Since the local metallicities also strongly correlate with (see the upper panels in Figure 2, and values for in Table 1), we deduce that the remarkable scatter in the relation may be largely contributed by the variation of the stellar mass. Introducing this ingredient, we extend the relation (Equation 4) to the following format:

(5)

where is the asymptotic metallicity at high mass and high stellar mass surface density, is the turnover mass, control the slope of the relation at low mass, is the coefficient. , and are the same as Equation 4. We apply the Equation 5 to fit our radial bin sample, and list the best-fitted results in Table 2. As shown in Table 2, the residuals between observed metallicity and relation for all spaxels show smaller scatter than that of the relation as expected.

Figure 3.— The comparisons between the observed metallicity with N2O2 index and our best-fitted () and () relations for all galaxies (: ) and massive galaxies (: ). The contours cover the metallicities for of all spaxels. The mean value and standard deviation (scatter) for residuals () are shown in the legends. The solid lines indicate equality between the observed metallicity and best-fitted metallicity. These black dashed lines show the scatters for all spaxels, which are also shown in the legends.
Pearson 0.746 0.668
Spearman 0.798 0.684
Kendall 0.579 0.441
Table 1 values (Significances) of PCOR For and with N2O2 Metallicity Index.
Parameters
9.267 0.018 9.320 0.027 9.267 0.018 9.333 0.032
0.406 0.107 0.824 0.467
9.385 0.140 9.016 0.314
1.062 0.130 0.973 0.576
0.350 0.088 0.705 0.302 0.334 0.095 0.900 0.525
8.050 0.068 7.598 0.349 8.082 0.088 7.362 0.604
1.010 0.193 0.538 0.126 0.905 0.189 0.476 0.129
–0.0084 0.0001 –0.0009 –0.0002
0.0968 0.0638 0.059 0.052
–0.0038 –0.0061 –0.003 –0.004
0.0965 0.0702 0.068 0.061

Notes: The , , , , , and are free parameters in relation (Equation 4) and relation (Equation 5). The and are the mean values and scatters for distributions of residuals between our radial bin sample and or relation, while the and are the mean values and scatters for all spaxel data. Our radial bin sample contain the median values of , local SFRs and metallicities in the bin regions with for each galaxy, see detail in Section 3.2.

Table 2The Best-fitted Results For and Relations Based on N2O2 Metallicity Index.

In the panels of Figure 3, we show the comparisons between the observed metallicity derived with N2O2 index and our best-fit as well as relations. The contours cover the metallicities for of all spaxels, and the solid, unity lines are overplotted for eye guidance. These black dashed lines show the scatters for all spaxels, which are 0.096 dex for relation, while are 0.070 dex for relation. The mean values and standard deviation (scatters) for residuals () are shown in the legends. Note that the scatter in relation is significantly smaller than the value in the relation. When the global stellar mass is taken into account, the scatter of the metallicity scaling relation is reduced by 27 for N2O2 index. This result means that above one quarter of the total scatter in relation is due to the systematic effect with , while the rest scatter (0.07 dex) is caused by other galactic parameters and/or intrinsic scatter (0.04 dex, N2O2) in metallicity calibration. This tight relation extends over three orders of magnitude in the global stellar mass, nearly four orders of magnitude in the mass surface density, a factor of 6 in metallicity with N2O2 index.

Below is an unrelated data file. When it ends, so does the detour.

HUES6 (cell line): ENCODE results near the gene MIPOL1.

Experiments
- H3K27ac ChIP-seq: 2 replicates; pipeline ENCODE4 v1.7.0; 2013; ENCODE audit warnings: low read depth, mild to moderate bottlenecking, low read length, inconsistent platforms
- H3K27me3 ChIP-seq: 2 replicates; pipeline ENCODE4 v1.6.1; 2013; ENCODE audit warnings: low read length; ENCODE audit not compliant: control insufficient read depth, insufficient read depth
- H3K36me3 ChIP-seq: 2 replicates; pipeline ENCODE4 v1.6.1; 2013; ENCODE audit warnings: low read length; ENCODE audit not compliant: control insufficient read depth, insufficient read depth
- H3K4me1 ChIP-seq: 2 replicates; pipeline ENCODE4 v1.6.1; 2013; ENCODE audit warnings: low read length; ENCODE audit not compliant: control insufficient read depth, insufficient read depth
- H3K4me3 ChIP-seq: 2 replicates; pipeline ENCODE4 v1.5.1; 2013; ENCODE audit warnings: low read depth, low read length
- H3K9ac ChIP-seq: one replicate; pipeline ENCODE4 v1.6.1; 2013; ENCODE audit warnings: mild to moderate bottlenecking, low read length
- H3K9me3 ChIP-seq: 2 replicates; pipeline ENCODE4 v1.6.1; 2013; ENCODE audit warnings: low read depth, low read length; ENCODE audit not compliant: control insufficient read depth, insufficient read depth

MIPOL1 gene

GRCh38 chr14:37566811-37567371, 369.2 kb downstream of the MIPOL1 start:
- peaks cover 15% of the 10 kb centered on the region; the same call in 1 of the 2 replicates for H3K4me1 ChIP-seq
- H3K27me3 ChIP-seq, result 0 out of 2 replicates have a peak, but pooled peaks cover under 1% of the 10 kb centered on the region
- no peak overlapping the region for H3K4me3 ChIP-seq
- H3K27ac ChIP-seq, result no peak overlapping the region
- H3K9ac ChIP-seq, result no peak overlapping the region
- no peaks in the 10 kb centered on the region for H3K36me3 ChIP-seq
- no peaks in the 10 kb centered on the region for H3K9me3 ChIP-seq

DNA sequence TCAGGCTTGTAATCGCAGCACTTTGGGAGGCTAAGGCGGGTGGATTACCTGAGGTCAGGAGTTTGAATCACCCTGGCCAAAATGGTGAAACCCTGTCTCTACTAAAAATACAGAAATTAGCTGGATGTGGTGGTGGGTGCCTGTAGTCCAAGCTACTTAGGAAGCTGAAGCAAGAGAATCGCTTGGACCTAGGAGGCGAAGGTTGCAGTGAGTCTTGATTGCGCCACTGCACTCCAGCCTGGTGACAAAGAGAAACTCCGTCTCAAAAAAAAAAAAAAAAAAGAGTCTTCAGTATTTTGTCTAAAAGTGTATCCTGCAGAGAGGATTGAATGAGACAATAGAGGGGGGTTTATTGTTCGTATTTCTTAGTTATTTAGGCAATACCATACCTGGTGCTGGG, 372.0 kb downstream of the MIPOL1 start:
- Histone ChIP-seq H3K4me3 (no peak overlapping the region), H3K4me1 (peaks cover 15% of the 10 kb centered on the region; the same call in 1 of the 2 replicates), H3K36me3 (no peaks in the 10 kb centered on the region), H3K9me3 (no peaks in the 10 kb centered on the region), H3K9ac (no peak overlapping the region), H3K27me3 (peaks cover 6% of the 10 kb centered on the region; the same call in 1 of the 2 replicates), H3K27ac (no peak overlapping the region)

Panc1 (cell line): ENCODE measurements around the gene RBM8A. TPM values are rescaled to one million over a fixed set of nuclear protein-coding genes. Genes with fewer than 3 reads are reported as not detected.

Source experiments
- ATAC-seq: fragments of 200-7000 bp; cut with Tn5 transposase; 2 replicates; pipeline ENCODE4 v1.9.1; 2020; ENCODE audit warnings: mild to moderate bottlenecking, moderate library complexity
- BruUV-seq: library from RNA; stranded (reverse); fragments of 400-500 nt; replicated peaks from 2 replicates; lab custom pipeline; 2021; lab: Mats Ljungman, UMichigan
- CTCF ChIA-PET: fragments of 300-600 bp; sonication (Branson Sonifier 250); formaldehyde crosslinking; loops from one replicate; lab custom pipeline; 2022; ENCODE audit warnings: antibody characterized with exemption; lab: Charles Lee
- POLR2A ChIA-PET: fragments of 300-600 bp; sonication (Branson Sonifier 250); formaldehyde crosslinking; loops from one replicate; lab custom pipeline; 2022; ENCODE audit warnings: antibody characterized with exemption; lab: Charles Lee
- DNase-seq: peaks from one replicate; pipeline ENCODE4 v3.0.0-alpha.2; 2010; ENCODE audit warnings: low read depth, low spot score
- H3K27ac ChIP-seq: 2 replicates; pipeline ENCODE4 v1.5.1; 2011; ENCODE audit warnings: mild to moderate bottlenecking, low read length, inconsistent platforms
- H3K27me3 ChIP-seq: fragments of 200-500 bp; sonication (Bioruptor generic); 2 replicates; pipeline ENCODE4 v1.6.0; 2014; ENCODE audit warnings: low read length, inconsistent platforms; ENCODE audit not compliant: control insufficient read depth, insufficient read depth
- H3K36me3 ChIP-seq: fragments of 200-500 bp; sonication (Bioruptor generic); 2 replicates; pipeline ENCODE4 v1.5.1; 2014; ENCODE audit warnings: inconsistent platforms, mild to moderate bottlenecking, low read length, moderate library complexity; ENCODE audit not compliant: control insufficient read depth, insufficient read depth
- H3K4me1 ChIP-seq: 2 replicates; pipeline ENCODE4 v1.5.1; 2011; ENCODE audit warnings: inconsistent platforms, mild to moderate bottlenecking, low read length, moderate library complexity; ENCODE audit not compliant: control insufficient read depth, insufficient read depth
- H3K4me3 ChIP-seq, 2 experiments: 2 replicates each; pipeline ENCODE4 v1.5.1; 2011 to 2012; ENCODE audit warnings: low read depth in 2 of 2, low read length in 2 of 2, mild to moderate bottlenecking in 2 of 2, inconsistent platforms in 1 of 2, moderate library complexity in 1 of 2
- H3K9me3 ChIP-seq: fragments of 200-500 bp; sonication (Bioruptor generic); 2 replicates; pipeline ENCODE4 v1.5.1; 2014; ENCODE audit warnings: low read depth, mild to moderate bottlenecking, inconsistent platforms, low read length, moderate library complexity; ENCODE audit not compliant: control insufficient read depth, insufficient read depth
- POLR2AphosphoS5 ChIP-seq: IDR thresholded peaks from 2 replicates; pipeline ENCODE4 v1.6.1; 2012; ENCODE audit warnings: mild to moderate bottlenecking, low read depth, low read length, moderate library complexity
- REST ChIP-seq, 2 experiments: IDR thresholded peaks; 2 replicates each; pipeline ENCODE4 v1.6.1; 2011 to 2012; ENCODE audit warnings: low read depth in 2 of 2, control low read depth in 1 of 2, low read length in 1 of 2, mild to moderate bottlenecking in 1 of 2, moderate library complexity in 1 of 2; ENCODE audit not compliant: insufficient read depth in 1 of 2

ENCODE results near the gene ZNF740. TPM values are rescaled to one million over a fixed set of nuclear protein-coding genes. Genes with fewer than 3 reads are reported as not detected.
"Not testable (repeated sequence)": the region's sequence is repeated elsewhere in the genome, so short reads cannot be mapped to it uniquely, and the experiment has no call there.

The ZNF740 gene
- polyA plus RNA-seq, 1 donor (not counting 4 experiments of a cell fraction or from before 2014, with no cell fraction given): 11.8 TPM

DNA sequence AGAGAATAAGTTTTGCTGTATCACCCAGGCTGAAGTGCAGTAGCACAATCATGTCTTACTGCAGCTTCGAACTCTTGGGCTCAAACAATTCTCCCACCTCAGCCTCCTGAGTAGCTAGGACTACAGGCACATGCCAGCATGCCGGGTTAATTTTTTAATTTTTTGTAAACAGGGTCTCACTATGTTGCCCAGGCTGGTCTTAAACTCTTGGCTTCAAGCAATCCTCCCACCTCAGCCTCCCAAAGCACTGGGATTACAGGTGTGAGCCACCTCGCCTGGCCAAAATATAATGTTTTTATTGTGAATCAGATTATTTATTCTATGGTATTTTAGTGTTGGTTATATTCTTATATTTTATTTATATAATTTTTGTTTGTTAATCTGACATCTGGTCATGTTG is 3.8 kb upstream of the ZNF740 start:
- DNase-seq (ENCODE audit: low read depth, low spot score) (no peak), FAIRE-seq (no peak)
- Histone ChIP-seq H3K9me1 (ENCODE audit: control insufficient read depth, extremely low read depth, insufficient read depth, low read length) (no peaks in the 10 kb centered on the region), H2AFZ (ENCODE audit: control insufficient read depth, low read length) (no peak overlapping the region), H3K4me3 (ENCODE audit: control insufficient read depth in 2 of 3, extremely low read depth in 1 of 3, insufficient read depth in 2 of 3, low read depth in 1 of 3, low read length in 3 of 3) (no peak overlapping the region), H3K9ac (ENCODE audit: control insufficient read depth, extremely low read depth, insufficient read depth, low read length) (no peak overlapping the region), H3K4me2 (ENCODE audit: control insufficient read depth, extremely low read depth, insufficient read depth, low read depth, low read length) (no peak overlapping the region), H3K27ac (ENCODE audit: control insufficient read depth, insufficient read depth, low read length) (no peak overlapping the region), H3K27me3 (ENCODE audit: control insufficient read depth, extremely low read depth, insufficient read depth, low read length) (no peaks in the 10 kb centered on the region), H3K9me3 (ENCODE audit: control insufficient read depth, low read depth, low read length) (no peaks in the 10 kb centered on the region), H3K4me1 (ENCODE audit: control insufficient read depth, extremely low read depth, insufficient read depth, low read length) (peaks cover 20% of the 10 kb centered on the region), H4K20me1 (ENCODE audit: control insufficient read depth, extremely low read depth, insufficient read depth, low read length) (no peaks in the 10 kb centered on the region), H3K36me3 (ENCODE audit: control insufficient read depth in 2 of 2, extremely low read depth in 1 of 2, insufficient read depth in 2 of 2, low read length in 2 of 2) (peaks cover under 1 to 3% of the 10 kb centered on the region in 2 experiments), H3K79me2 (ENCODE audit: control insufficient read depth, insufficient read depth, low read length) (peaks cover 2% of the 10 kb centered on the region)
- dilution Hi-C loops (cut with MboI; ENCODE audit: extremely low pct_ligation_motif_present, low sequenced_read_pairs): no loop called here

In the panels of Figure 3, we show the same relations but for massive galaxies. We note that the scatter in relation is 0.068 dex, while reduced slightly to 0.061 dex in relation. The much smaller reduction in scatter, less than 0.01 dex, suggests that the local metallicity distribution in massive galaxies probably has no or much weak dependence on their global stellar masses.

4. Discussion

4.1. Comparison with Previous Studies

In this work, we analyze the dependence of metallicity on local stellar mass surface density and global stellar mass in a sample of 1122 SFGs from the MaNGA survey. Figure 2 shows that the metallicity increases largely with increasing (or ) at a fixed (or ) value. Furthermore, we perform PCOR analyses to accurately determine the strength of these correlations. From Table 1, we note that the significance values for and are both prominent, indicating the importance of the roles that local and global stellar mass play in determining the local metallicity. However, all of the values for are slightly larger than those for , suggesting that the local stellar mass surface density is more closely related to the local metallicity than to the galaxy stellar mass.